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Buddha statue reveals its true face to the world

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Writer admin Date11 Sep 2007 Read9,011 Comment0

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Buddha statue reveals its true face to the world

September 11, 2007
After months of excavation, a 1,300-year-old giant stone statue of Buddha revealed its perfectly preserved face yesterday in a mountainous area of Gyeongju, the capital city of Korea’s ancient Silla Kingdom.
The 5.6-meter (18-feet) tall sculpture was discovered in May, face down and buried in the ground.

 
 
  Weighing 70 tons and buried face down, a 1,300-year-old stone statue of Buddha revealed its perfectly preserved face yesterday after months of digging in Gyeongju, the capital city of Korea’s ancient Silla Kingdom. [YONHAP]
Archaeologists worried that the face had been destroyed when the 70-ton statue fell over hundreds of years ago. However, after careful excavation, specialists found that the Buddha’s nose missed a rock bed by only 5 centimeters (2 inches), likely saving it.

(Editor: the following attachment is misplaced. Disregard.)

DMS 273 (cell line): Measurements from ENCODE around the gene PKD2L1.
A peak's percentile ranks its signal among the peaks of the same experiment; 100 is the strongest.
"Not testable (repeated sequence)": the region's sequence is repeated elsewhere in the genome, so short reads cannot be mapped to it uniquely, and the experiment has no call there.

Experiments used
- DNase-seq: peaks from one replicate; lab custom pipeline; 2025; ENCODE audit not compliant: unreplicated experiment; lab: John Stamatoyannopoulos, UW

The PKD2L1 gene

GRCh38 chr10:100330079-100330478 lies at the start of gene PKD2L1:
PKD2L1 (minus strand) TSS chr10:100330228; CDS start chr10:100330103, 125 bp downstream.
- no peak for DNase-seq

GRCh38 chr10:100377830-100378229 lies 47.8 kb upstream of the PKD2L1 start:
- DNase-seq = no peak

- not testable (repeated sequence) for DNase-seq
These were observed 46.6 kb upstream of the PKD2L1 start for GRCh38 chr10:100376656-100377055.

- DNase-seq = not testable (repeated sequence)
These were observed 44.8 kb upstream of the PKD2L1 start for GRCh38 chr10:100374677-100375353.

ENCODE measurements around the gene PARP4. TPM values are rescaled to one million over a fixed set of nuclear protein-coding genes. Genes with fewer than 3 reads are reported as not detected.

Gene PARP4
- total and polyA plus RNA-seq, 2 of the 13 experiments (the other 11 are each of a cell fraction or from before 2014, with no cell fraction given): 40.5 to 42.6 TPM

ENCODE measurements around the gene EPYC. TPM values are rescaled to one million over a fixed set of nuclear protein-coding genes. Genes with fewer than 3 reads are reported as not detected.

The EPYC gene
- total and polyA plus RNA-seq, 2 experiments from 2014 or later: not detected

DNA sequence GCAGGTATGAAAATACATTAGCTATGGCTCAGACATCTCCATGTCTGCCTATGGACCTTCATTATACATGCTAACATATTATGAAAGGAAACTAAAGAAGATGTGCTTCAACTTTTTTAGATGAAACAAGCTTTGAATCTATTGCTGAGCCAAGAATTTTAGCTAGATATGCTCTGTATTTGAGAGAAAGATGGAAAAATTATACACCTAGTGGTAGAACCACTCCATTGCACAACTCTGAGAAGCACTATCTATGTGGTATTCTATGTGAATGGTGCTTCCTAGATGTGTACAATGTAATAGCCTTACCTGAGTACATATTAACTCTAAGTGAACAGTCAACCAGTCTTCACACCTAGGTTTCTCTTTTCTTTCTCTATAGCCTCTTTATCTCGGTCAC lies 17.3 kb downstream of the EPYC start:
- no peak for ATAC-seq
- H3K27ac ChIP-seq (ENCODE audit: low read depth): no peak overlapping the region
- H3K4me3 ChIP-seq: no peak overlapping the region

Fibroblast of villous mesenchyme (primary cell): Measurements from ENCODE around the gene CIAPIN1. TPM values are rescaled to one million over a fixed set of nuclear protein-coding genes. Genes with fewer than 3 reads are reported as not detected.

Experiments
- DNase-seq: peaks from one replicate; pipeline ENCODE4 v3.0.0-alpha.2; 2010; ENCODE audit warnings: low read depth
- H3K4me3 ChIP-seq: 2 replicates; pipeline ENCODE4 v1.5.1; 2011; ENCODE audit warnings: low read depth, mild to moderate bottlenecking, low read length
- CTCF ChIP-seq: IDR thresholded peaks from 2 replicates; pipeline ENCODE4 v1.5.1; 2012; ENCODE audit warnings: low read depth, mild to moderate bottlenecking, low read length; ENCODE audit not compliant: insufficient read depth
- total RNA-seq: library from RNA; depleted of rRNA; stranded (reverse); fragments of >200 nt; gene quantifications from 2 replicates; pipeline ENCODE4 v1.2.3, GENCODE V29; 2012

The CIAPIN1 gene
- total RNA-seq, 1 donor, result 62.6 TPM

“It was miracle that the Buddha’s face was saved by only five centimeters,” Venerable Jigwan, administrative head of the Jogye Order, Korea’s largest Buddhist group, said yesterday.
The Gyeongju National Research Institute of Cultural Heritage, a regional research center under the Cultural Heritage Administration, made the excavation site public to journalists yesterday. Senior members of the Buddhist community were also invited. So far, the statue’s face, chest and shoulders have been excavated; it faces down at a 45-degree angle.
The research institute said the statue’s stone foundation apparently collapsed shortly after its completion, estimated to be in the late 8th century. The carved front was buried in the soil, protecting it from being worn away.
The standing relief of the Buddha statue is sculpted from granite. The Buddha’s head was sculpted relatively larger than actual proportions; experts said the technique was meant to consider viewers’ perspectives when looking up from the ground.
“We hope to move the statute to its original position, but it is not an easy task to move a 70-ton stone piece,” said You Hong-june, chief of the Cultural Heritage Administration.
The Gyeongju National Research Institute of Cultural Heritage plans to turn the statue faceup by the end of this year. Expanding the narrow roads in Mount Nam will be the next step, but the institute said it still has to come up with a method to erect the statute.


By Kwon Keun-young JoongAng Ilbo/ Ser Myo-ja Staff Writer [myoja@joongang.co.kr]

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